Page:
Justification is the doctrine upon which every Christian relies. It is the only way that sinners may live in the presence of the holy God; they must be clothed in the righteousness of Jesus Christ and free from the stain of sin. Quoting the Westminster Confession, Hodge relays the doctrine of justification as follows: “The Lord Jesus, by his perfect obedience and sacrifice of Himself, which He through the eternal Spirit once offered up unto God, hath fully satisfied the justice of his Father; and purchased not only reconciliation, but an everlasting inheritance in the kingdom of heaven for all those whom the Father hath given unto Him.” Justification is at the core of describing how God’s plan of redemption is effective for the salvation sinners. The word itself conjures up legal connotations, such as crime, law, judge, penalty and judicial declaration. There are numerous works, including the several used as resources here, which beautifully and profoundly extract the keenest observations from the biblical doctrine of Justification. The purpose of this work is to concisely communicate the wonderful work of Christ, both positive and negative, in justifying sinners by providing righteousness, expiation and propitiation.
The Apostle Paul expressively speaks of the Gospel in Romans 3:21-26 when he says, “But now the righteousness of God has been manifested apart from the law, although the Law and the Prophets bear witness to it—the righteousness of God through faith in Jesus Christ for all who believe. For there is no distinction: for all have sinned and fall short of the glory of God, and are justified by his grace as a gift, through the redemption that is in Christ Jesus, whom God put forward as a propitiation by his blood, to be received by faith. This was to show God’s righteousness, because in his divine forbearance he had passed over former sins. It was to show his righteousness at the present time, so that he might be just and the justifier of the one who has faith in Jesus.”
For all have sinned and fall short of the glory of God. This phrase is a commonly memorized verse for anyone who has attempted to learn the Romans Road in order to evangelize. The purpose of reciting this text is to point out the reality of universal guilt. Every human sins. The implication is that sin is not only a horizontal offense, but vertical too. Human sin is against self, others and the Creator who made and governs humanity. Those who sin are guilty before God and under the penalty of sin, namely death.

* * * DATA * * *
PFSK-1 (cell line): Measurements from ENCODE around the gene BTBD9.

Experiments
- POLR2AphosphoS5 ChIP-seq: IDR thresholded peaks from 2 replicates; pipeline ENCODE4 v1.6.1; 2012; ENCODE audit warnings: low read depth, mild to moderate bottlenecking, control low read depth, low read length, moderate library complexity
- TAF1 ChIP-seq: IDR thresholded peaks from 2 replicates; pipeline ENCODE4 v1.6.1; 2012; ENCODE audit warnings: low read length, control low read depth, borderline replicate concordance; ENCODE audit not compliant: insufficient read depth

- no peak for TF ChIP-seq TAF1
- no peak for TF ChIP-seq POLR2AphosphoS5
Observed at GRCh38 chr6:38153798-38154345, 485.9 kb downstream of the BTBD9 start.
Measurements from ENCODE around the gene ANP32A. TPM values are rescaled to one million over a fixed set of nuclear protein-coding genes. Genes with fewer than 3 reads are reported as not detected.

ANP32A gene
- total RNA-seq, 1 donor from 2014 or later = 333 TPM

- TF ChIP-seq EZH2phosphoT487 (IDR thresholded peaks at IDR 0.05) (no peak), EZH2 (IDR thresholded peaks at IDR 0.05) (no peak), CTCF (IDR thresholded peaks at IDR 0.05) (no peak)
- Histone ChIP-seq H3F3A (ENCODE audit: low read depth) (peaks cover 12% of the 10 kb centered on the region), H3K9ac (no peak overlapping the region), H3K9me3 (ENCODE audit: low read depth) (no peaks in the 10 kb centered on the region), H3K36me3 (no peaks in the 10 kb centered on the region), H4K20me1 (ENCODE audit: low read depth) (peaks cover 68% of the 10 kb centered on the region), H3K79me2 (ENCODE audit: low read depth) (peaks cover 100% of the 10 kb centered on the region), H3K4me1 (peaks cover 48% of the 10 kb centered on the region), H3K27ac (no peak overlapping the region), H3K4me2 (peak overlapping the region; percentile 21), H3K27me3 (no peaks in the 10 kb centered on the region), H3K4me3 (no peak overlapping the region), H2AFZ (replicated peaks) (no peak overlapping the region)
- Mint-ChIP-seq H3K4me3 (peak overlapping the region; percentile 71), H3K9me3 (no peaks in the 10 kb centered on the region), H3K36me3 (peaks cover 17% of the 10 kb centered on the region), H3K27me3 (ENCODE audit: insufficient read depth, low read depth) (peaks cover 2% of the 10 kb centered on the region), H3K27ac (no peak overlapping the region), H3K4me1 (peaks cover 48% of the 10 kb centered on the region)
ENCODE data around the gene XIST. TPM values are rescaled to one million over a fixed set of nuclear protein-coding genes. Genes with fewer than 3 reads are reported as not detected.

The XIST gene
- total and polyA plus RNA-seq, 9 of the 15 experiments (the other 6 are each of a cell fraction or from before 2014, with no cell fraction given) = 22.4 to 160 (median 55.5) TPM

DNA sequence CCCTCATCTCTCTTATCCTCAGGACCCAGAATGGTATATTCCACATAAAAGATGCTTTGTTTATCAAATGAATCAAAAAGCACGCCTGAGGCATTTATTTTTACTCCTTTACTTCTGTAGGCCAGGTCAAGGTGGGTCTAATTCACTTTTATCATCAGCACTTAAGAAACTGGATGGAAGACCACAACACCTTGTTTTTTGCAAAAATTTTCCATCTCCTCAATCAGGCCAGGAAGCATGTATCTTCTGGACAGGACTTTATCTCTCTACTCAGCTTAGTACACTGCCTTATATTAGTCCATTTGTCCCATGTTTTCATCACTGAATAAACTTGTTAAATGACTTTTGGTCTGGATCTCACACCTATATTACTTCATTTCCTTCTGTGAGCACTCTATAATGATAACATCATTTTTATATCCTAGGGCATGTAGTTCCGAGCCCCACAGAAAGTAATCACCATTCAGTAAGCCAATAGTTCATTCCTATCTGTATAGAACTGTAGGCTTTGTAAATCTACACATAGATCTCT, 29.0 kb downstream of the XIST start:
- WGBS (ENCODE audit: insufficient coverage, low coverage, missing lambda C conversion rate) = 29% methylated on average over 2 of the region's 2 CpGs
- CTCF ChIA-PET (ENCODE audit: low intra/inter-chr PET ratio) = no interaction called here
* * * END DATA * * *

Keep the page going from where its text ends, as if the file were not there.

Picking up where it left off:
Elsewhere in the same portion of Scripture, the stark pronouncement is declared, “the wages of sin is death” (Rom. 6:23). Death here refers, not only in the physical sense of human mortality, but also to the idea that God will distribute His ultimate judgment of wrath on all who have rebelled in sin against His righteousness. God has established the law, all humans have disobeyed it and the perfectly just Judge is obligated to deliver justice. This bleak situation is the common bond of all people. Sin yields death and judgment, everyone has sinned, and God’s righteousness demands that all sinners endure the due penalty.
In an essay on justification, the purpose of preliminarily establishing the sinner’s guilt and God’s immanent wrath is two-fold. First, the gospel is good news because of the converse situation in which the unregenerate person presently finds him or herself. Hodge explains that justification rests “on the principle that God is immutably just, i. e;, that his moral excellence, in the case of sin, demands punishment.” Secondly, the redeeming work of Christ is a wonder without comparison because of the overwhelming holiness and justice of God. Sinners may not realize and some may even choose not to acknowledge that they are hanging over a perilous pit of destruction. God’s holy justice and consuming wrath is pointed at them every moment and God holds it back each second for reasons only known to Him. Dr. Sproul notes, “The Greek word Paul uses for ‘wrath’ is orgai. [Ro 3:18] The English word that derives from orgai is orgy… God’s anger is one of passion with paroxysms of rage and fury.” God’s wrath toward sinners is no jovial or moderate thing. The gratitude felt by any sinner’s escape of such fury is beyond expression.
What reason would any sinner have for embracing a hopeful attitude, believing some escape may be found? The message of good news concerning the person and work of Christ appears all the more stunning in front of this abominable backdrop. We who believe are “justified by his grace as a gift, through the redemption that is in Christ Jesus, whom God put forward as a propitiation” (Ro 6:24-25a). Jesus has given Himself as the sacrifice for sinners and suffered on behalf of all those who would trust in Him. The suffering life and excruciating death of Jesus Christ would be note worthy if only for the sake of uniqueness, especially in light of His deity. However, the biblical description of purpose behind such a work is that of representation. Jesus is the representative of sinners before the bar of God’s judgment. He is the one who absorbs the full wrath of God, which all sinners deserve.